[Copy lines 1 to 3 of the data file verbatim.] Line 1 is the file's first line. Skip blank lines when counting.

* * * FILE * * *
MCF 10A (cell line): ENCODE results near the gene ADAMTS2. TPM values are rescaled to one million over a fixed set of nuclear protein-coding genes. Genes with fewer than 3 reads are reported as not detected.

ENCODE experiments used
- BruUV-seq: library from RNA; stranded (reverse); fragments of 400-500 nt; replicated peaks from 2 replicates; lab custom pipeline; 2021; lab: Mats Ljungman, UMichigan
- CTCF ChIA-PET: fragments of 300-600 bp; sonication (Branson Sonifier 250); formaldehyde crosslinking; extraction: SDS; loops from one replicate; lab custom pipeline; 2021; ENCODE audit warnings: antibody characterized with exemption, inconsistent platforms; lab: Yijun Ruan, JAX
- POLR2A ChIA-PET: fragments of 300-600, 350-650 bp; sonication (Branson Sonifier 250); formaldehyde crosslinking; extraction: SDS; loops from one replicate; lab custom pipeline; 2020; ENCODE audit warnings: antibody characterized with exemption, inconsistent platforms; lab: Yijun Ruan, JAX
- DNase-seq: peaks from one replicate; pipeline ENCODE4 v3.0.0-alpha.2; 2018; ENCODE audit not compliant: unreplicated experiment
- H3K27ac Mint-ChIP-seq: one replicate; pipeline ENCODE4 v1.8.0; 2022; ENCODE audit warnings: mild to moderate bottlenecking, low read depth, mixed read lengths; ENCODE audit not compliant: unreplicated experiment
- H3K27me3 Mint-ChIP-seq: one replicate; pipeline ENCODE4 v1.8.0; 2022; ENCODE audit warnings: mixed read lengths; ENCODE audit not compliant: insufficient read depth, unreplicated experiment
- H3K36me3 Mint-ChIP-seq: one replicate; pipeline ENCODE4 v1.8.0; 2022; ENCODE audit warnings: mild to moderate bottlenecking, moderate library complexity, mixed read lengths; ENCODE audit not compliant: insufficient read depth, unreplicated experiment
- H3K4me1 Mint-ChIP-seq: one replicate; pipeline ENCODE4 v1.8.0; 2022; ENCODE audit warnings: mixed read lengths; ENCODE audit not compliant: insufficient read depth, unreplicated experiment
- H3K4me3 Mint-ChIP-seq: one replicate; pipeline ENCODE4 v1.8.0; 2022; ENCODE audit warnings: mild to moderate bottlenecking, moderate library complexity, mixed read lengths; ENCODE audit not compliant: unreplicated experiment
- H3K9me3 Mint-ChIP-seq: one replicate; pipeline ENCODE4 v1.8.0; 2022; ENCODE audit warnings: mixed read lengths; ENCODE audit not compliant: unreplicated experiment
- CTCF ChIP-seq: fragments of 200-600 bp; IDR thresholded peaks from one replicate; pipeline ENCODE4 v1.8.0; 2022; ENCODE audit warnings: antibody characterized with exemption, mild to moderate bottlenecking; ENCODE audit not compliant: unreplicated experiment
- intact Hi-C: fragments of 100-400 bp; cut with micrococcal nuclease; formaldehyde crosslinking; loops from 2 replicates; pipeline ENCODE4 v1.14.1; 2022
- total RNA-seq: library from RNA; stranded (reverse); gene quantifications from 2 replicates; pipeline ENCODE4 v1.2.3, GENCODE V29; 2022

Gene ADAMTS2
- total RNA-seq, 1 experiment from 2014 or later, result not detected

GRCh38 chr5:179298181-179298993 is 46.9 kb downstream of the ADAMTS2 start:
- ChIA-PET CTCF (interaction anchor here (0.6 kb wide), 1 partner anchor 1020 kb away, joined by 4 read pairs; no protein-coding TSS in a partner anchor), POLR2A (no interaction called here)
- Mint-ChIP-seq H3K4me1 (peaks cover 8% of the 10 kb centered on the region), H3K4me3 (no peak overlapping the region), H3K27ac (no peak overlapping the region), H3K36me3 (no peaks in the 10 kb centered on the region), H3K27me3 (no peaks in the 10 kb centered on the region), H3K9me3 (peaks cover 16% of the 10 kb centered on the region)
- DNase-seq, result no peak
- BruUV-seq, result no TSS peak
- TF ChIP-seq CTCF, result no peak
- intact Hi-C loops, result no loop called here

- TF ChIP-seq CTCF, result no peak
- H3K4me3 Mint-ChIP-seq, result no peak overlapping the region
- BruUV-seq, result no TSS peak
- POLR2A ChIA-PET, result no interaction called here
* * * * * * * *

MCF 10A (cell line): ENCODE results near the gene ADAMTS2. TPM values are rescaled to one million over a fixed set of nuclear protein-coding genes. Genes with fewer than 3 reads are reported as not detected.

ENCODE experiments used
- BruUV-seq: library from RNA; stranded (reverse); fragments of 400-500 nt; replicated peaks from 2 replicates; lab custom pipeline; 2021; lab: Mats Ljungman, UMichigan